Gov. William Donald Schaefer, enjoying his first major victory of the 1988 General Assembly session, signed into law yesterday legislation allowing Maryland corporations to extend liability protection to their directors and officers.
Schaefer signed the bill just hours after the Senate, which suspended the rules to consider the legislation for the second and third reading in the same day, approved the bill 44 to 1.
The law allows corporations to decide whether to extend liability protection to directors and officers facing money damages in stockholder-initiated lawsuits. The measure would not protect officers or directors for deliberately dishonest actions.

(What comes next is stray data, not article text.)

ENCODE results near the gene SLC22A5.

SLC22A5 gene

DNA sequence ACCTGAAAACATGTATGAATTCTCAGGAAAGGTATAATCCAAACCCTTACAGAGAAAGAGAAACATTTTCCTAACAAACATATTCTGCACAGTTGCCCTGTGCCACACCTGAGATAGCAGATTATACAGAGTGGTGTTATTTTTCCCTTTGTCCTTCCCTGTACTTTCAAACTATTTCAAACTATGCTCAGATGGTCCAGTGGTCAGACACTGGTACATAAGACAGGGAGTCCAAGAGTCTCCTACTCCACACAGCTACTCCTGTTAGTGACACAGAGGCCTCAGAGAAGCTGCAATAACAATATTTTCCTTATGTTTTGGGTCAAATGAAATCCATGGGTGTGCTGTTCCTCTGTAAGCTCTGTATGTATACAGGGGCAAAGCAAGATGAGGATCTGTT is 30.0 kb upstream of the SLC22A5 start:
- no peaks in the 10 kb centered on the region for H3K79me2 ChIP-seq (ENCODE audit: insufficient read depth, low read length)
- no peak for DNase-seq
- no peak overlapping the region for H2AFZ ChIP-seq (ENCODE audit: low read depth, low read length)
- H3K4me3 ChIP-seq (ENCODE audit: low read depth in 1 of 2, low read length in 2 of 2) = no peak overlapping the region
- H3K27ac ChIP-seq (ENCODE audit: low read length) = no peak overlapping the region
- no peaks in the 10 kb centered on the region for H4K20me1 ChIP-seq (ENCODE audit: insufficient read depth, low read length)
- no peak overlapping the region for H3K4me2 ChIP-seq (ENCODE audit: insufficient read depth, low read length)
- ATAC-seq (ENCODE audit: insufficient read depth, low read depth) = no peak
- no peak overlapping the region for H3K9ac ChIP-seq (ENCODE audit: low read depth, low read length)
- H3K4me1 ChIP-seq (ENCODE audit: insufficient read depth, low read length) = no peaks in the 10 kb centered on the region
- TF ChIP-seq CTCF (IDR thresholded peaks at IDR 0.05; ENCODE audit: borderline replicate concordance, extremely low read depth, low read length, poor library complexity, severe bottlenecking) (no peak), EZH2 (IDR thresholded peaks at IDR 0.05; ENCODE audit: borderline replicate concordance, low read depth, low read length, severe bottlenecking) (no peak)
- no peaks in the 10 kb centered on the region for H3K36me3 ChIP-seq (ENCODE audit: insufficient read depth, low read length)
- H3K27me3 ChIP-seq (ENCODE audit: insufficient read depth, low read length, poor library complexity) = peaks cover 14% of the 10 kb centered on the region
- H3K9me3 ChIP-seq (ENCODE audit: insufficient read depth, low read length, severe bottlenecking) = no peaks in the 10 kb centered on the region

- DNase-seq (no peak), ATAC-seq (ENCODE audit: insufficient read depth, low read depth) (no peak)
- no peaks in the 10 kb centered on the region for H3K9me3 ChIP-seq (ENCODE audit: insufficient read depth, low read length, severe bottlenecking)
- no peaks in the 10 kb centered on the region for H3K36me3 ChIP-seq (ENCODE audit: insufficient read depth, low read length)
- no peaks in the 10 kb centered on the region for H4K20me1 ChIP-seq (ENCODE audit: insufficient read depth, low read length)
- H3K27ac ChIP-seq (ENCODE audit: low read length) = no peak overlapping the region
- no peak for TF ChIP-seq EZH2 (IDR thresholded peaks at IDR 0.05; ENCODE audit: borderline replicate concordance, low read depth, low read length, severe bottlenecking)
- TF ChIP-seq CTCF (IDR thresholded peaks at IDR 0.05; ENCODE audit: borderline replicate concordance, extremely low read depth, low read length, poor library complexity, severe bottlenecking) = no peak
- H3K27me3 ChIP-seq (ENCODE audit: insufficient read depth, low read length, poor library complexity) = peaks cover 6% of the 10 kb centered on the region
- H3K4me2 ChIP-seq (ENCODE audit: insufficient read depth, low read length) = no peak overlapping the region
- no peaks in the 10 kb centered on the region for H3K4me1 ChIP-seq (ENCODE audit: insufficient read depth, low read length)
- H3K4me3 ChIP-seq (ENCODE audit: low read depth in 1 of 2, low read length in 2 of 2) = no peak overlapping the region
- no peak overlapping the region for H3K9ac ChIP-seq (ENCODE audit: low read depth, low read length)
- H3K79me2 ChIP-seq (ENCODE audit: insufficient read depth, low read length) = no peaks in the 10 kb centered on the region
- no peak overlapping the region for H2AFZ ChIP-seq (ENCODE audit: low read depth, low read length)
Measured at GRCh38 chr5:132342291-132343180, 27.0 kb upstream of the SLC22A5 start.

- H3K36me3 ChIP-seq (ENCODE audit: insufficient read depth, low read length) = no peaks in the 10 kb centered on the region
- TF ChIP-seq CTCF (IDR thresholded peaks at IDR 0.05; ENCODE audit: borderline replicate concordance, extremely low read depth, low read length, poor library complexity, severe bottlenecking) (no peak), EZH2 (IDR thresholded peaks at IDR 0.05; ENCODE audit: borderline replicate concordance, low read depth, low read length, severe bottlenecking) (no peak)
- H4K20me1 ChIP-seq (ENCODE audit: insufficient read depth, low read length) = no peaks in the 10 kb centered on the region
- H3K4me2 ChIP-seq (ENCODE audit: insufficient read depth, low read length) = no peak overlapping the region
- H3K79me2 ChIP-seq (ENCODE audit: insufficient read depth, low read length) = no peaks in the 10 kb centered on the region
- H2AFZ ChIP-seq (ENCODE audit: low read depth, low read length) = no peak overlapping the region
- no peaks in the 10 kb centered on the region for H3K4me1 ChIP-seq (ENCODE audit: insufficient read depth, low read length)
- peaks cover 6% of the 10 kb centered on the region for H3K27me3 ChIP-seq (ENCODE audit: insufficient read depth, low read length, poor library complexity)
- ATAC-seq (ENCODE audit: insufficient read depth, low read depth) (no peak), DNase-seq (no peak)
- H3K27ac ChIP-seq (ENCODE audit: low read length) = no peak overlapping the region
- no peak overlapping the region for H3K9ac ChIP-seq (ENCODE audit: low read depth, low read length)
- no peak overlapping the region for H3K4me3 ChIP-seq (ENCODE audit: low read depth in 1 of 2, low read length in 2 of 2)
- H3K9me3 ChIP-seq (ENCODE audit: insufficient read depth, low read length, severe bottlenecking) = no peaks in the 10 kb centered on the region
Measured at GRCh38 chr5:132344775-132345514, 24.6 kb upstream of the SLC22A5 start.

Schaefer hailed the bill's passage as "success through cooperation," referring to the compromise draft that lawmakers hammered out during the summer with business leaders and members of the state bar.
The House Judiciary Committee, which directed the compromise, killed a similar bill last year that would have extended protection only to corporate directors and that would have automatically applied to all corporations in the state.
Administration officials touted the measure as a crucial economic development tool that would help attract and retain businesses for Maryland and reduce insurance rates for companies.
"I think this will help business out," House Speaker R. Clayton Mitchell (D-Kent) said at the State House signing ceremony.
Thirty-five states have similar legislation, but Maryland joins only a few that extend the liability protection to both officers and directors.